Limitations of the study

The data obtained from three samples in each group is the bare minimum number allowing calculation of standard deviation and statistical significant difference permitting the comparison between TBI and control group. Although a larger sample size would strengthen this paper significantly, this small sample size is also the starting point for a pilot study to determine the reliability and validity of our mitochondrial focused gene-profiling data in response to TBI. This study will also allow us to estimate the sample size for a larger-scale study.

In this study, we have used naÏve animals without craniotomy or anesthesia as control group. Our study also raises the question of the appropriate use of control animals for TBI induced by FPI that requires the craniotomy. In a recent study by Cole et al. (2011), craniotomy alone results in traumatic brain injury with morphological, biochemical, and behavioral correlates. [30] In addition, the significantly increased expression in cytokines after craniotomy alone can initiate numerous secondary cascades similar to the posttraumatic changes in brain physiology. Therefore, due to the diverse nature of injury caused by craniotomy procedures, it may be ben eficial to avoid this procedure as a control group and use naÏve animals as controls.

   Conclusion Top

Our data suggest that mitochondria-mediated cellular and molecular response to TBI is essential for the cell survival and in prevention of long-term neurodegenerative disorders associated with brain injury. Our findings also suggest that mitochondria-focused and TBI-responsive genes may play a key role in the pathogenesis of TBI. Meanwhile, the identification and validation of the dysregulated genes enhances our understanding of the cellular and molecular mechanisms underlying the pathophysiology of TBI. We expect more studies to test the clinical utility of mitochondria-focused genes as therapeutic targets for the treatment of TBI.

Analysis of significantly dysregulated genes in the hippocampus of TBI rats suggest that several pathways responsible for mitochondrial metabolic derangements, cell signaling and apoptosis were affected when compared with control animals. These dysregulated genes in TBI were also found to be associated with certain neurodegenerative disorders.

   Acknowledgement Top

We thank Dr. Xianzhang Hu and Dr. Xiaoxia Li for RNA isolation and purification. Dr. Fei Meng and Mr. Michael Tang for their services of microarray contract, and Mrs. Brandi Benford for her excellent surgical skills in performing TBI.

   References Top

1.Hoge CW, Castro CA, Messer SC, McGurk D, Cotting DI, Koffman RL. Combat duty in Iraq and Afghanistan, mental health problems, and barriers to care. N Engl J Med 2004;351:13-22.  Back to cited text no. 1
2.Warden D. Military TBI during the Iraq and Afghanistan wars. J Head Trauma Rehabil 2006;21:398-402.  Back to cited text no. 2
3.Center for Disease Control, NIH. Traumatic Brain Injury in the United States: A Report to Congress. 2001.  Back to cited text no. 3
4.Giza CC, Hovda DA. The neurometabolic cascade of concussion. J Athl Train 2001;36:228-35.  Back to cited text no. 4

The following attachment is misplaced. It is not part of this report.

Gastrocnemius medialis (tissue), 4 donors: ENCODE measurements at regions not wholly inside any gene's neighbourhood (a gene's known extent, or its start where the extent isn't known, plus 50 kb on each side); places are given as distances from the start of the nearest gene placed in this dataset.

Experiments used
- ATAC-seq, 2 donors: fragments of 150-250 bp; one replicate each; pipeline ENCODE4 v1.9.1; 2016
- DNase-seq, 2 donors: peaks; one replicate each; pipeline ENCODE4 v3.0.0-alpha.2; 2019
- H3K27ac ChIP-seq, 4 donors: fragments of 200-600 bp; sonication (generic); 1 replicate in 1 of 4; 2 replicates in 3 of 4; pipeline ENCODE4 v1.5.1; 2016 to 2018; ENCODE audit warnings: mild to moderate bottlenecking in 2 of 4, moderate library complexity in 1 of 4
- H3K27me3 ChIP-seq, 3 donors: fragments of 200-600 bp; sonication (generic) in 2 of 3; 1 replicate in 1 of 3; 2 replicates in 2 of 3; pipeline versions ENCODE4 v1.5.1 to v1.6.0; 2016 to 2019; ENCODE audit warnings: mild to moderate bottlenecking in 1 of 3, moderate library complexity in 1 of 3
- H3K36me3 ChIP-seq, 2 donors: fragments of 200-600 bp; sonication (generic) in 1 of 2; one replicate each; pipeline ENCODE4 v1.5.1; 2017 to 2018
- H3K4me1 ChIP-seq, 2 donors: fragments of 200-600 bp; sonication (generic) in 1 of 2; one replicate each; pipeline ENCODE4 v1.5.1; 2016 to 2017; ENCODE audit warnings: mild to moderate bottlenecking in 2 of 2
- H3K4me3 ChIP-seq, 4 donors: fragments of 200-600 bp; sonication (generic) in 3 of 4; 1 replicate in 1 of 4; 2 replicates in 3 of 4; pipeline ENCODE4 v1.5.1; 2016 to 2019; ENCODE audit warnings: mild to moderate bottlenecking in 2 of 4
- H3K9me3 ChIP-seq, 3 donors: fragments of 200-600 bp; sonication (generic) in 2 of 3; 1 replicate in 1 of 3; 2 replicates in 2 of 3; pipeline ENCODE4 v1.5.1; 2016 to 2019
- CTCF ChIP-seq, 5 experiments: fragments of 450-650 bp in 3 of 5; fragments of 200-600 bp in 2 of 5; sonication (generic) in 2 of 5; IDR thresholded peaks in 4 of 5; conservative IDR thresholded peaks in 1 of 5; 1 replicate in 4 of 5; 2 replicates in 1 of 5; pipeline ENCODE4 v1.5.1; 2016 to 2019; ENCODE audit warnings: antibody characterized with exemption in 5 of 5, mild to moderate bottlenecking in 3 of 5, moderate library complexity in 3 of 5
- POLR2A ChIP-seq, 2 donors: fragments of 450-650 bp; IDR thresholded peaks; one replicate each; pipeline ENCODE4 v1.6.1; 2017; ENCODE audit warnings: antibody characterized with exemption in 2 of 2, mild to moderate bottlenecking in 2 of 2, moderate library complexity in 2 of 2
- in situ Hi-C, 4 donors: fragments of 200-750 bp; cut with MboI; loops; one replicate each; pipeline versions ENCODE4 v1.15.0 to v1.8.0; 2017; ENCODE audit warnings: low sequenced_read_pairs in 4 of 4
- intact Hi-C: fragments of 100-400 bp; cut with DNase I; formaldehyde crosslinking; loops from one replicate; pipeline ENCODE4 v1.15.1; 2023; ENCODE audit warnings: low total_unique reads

5.Verweij BH, Muizelaar JP, Vinas FC, Peterson PL, Xiong Y, Lee CP. Impaired cerebral mitochondrial function after traumatic brain injury in humans. J Neurosurg 2000;93:815-20.  Back to cited text no. 5
6.Sanders MJ, Sick TJ, Perez-Pinzon MA, Dietrich WD, Green EJ. Chronic failure in the maintenance of long-term potentiation following fluid percussion injury in the rat. Brain Res 2000;861:69-76.  Back to cited text no. 6
7.Royo NC, Conte V, Saatman KE, Shimizu S, Belfield CM, Soltesz KM, et al. Hippocampal vulnerability following traumatic brain injury: A potential role for neurotrophin-4/5 in pyramidal cell neuroprotection. Eur J Neurosci 2006;23:1089-102.  Back to cited text no. 7
8.Thompson HJ, Lifshitz J, Marklund N, Grady MS, Graham DI, Hovda DA, et al. Lateral fluid percussion brain injury: A 15-year review and evaluation. J Neurotrauma 2005;22:42-75.  Back to cited text no. 8
9.Cernak I, Wang Z, Jiang J, Bian X, Savic J. Ultrastructural and functional characteristics of blast injury-induced neurotrauma. J Trauma 2001;50:695-706.  Back to cited text no. 9
10.Bai X, Wu J, Zhang Q, Alesci S, Manoli I, Blackman MR, et al. Third-generation human mitochondria-focused cDNA microarray and its bioinformatic tools for analysis of gene expression. Biotechniques 2007;42:365-75.  Back to cited text no. 10
11.Hughes TR, Roberts CJ, Dai H, Jones AR, Meyer MR, Slade D, et al. Widespread aneuploidy revealed by DNA microarray expression profiling. Nat Genet 2000;25:333-7.  Back to cited text no. 11
12.Madrigal JL, Olivenza R, Moro MA, Lizasoain I, Lorenzo P, Rodrigo J, et al. Glutathione depletion, lipid peroxidation and mitochondrial dysfunction are induced by chronic stress in rat brain. Neuropsychopharmacology 2001;24:420-9.  Back to cited text no. 12
13.Manoli I, Alesci S, Blackman MR, Su YA, Rennert OM, Chrousos GP. Mitochondria as key components of the stress response. Trends Endocrinol Metab 2007;18:190-8.  Back to cited text no. 13
14.Su YA, Wu J, Zhang L, Zhang Q, Su DM, He P, et al. Dysregulated mitochondrial genes and networks with drug targets in postmortem brain of patients with posttraumatic stress disorder (PTSD) revealed by human mitochondria-focused cDNA microarrays. Int J Biol Sci 2008;4:223-35.  Back to cited text no. 14